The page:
We only know the history that is written down. Some of the 8th Virginia’s most valiant warriors left sparse records and have consequently been forgotten. One of the best parts of this project is the opportunity to bring some of their stories back to life. A case in point is the story of Captain James Knox.
Knox lived an amazing life. He used his inheritance to come to Virginia from Northern Ireland at the age of 14. He evidently entered Kentucky through the Cumberland Gap before Daniel Boone did. He was the leader of the famous “long hunts” into Kentucky in 1769, 1770 and 1771 before serving in Dunmore’s War against the Shawnee in 1774. He then led the Fincastle (Kentucky) County company for the 8th Virginia in 1776. After his company was decimated by malaria in south, he was detached to lead a new company in Morgan’s Rifles and took part in the first major American victory of the war at Saratoga. After the war, he served in the legislatures of Virginia and Kentucky (after it separated from Virginia) and served in the Kentucky militia as a colonel. In 1805 he married the widow of his neighbor and friend, Benjamin Logan.
Knox died on Christmas Eve in 1822 and was buried near his wife and Logan. From there, this once-prominent frontier hero slowly slipped into obscurity. In 1923, a Kentucky historian reported that Knox’s gravestone had “fallen from its base to the earth” where it lay “forgotten” in a “neglected and overgrown” graveyard. In 1964, the Commonwealth of Kentucky placed a historic marker two miles away on the Louisville Pike (Route 60). One side memorialized Benjamin Logan, the other (the back, officially) memorialized Knox.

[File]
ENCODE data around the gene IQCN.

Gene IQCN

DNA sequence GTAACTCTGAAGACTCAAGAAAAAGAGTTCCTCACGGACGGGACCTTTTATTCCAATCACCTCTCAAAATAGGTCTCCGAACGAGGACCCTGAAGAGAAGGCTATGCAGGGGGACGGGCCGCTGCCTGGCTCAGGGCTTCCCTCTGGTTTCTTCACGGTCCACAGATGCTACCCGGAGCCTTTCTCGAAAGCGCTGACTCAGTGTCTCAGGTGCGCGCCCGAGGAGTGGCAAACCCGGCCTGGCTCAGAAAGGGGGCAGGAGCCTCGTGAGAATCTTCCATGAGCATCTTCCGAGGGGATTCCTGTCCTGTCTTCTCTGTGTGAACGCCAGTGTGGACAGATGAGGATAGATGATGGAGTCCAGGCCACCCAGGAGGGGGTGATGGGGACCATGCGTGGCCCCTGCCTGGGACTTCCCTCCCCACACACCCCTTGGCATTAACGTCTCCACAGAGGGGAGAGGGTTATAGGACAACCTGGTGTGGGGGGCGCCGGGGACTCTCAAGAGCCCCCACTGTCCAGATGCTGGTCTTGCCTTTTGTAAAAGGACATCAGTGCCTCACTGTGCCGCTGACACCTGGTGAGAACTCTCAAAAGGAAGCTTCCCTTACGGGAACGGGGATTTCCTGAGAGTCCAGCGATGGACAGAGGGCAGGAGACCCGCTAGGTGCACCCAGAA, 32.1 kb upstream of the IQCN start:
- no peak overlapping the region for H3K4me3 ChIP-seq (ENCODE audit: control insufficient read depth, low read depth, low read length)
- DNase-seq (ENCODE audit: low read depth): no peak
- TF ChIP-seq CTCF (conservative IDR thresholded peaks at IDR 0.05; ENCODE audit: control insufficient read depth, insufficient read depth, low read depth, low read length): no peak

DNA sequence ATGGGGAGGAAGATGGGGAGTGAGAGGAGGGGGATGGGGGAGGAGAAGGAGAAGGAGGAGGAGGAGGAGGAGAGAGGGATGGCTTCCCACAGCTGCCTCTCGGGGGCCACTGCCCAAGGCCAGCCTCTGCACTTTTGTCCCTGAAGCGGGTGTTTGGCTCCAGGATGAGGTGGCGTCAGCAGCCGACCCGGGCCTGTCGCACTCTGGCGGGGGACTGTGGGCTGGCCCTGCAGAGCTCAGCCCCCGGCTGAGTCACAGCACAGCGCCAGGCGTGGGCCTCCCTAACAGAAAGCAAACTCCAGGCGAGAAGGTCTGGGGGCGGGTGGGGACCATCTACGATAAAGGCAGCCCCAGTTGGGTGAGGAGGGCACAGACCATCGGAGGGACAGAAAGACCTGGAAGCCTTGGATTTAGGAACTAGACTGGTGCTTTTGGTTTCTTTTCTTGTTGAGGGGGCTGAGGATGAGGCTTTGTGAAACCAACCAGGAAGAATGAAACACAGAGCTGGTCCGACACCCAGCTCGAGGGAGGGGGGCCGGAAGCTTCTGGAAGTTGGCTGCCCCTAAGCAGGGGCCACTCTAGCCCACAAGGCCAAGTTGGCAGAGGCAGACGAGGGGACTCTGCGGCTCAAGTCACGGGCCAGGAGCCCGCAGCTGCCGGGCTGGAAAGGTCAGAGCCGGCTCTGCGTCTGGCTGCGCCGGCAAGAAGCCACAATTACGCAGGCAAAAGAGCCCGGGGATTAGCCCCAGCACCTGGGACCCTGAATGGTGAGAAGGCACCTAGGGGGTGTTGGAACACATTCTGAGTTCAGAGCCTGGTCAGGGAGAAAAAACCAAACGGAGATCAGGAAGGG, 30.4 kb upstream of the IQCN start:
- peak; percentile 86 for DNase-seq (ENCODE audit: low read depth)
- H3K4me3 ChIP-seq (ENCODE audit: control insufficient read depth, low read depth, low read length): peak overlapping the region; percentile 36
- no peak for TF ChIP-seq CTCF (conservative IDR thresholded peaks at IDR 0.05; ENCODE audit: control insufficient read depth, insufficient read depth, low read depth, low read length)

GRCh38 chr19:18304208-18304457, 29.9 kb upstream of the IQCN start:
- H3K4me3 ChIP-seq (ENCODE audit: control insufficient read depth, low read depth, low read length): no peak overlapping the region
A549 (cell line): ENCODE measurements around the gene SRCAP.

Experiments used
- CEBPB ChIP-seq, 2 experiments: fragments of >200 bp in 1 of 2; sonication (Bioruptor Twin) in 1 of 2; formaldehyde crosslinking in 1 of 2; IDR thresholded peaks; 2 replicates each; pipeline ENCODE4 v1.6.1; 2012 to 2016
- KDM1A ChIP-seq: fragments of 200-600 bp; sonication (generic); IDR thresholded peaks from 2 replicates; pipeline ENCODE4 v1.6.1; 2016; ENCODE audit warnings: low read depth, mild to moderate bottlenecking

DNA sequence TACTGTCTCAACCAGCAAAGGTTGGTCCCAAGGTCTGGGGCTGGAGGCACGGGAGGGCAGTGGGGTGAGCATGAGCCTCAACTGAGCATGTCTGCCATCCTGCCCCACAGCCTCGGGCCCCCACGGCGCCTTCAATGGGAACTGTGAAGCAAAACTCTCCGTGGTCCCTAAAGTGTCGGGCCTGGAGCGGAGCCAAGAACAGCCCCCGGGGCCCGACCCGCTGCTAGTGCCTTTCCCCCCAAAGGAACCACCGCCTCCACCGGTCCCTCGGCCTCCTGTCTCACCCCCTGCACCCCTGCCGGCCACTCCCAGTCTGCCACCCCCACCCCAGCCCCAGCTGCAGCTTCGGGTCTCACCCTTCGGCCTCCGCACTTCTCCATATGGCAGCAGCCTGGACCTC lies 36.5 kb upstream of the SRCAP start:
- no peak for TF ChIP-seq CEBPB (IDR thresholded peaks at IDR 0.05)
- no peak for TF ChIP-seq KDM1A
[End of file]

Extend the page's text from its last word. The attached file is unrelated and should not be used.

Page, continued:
On a recent trip to Kentucky, I decided to find the marker and—if I could—Knox’s grave. The Kentucky Historical Marker Database said the Logan-Knox sign was four miles west of Shelbyville. I drove ten miles west of Shelbyville, but couldn’t find it. An internet search found a newspaper account of the 2015 rededication of the Logan family burial ground (where Knox is buried), with vague directions. I thought, perhaps, the sign had been moved there—somewhere on Brunerstown Road.
Driving south from Shelbyville, Brunerstown Road was easy to find and the sign was right there at the intersection. Though happy to find it, I was disappointed to see it was literally posted in a ditch. Worse, it was falling over and situated so that the only way to read Knox’s side was to get out of your car and walk into the field behind it.
Several shutter-clicks later, I drove the length of Brunerstown Road looking for the cemetery but couldn’t find it. After a mile, the road narrowed and lost its markings—looking, probably, just the way it had in Knox’s day but for the pavement. On my second pass, I encountered a man checking his mail box. He happily told me where the graveyard was—up on a hill overlooking the Bullskin Creek. Far from the road, it was inaccessible except through a neighbor’s property, and they were not home.
I drove by the creek one more time and looked high up on the bluff on the opposite side. Through the trees, I could just make out a monument. Recognizing it from FindAGrave.com, I knew it was Benjamin Logan’s grave marker. Knox’s grave is up there too, but can’t be seen from the road.
The Logan cemetery was cleaned up in 2015. Already “neglected and overgrown” in 1923, in 2015 it was described as “in complete disrepair; you couldn’t even walk through it, you had to spread the trees and the bushes and the vines apart to even get through it.” My search for Knox’s grave is a perfect allegory for the story of the 8th Virginia. The story is out there, but it’s frequently very hard to find.
is researching the history of the Revolutionary War's 8th Virginia Regiment. Its ten companies formed on the frontier, from the Cumberland Gap to Pittsburgh.
© 2015-2019 Gabriel Neville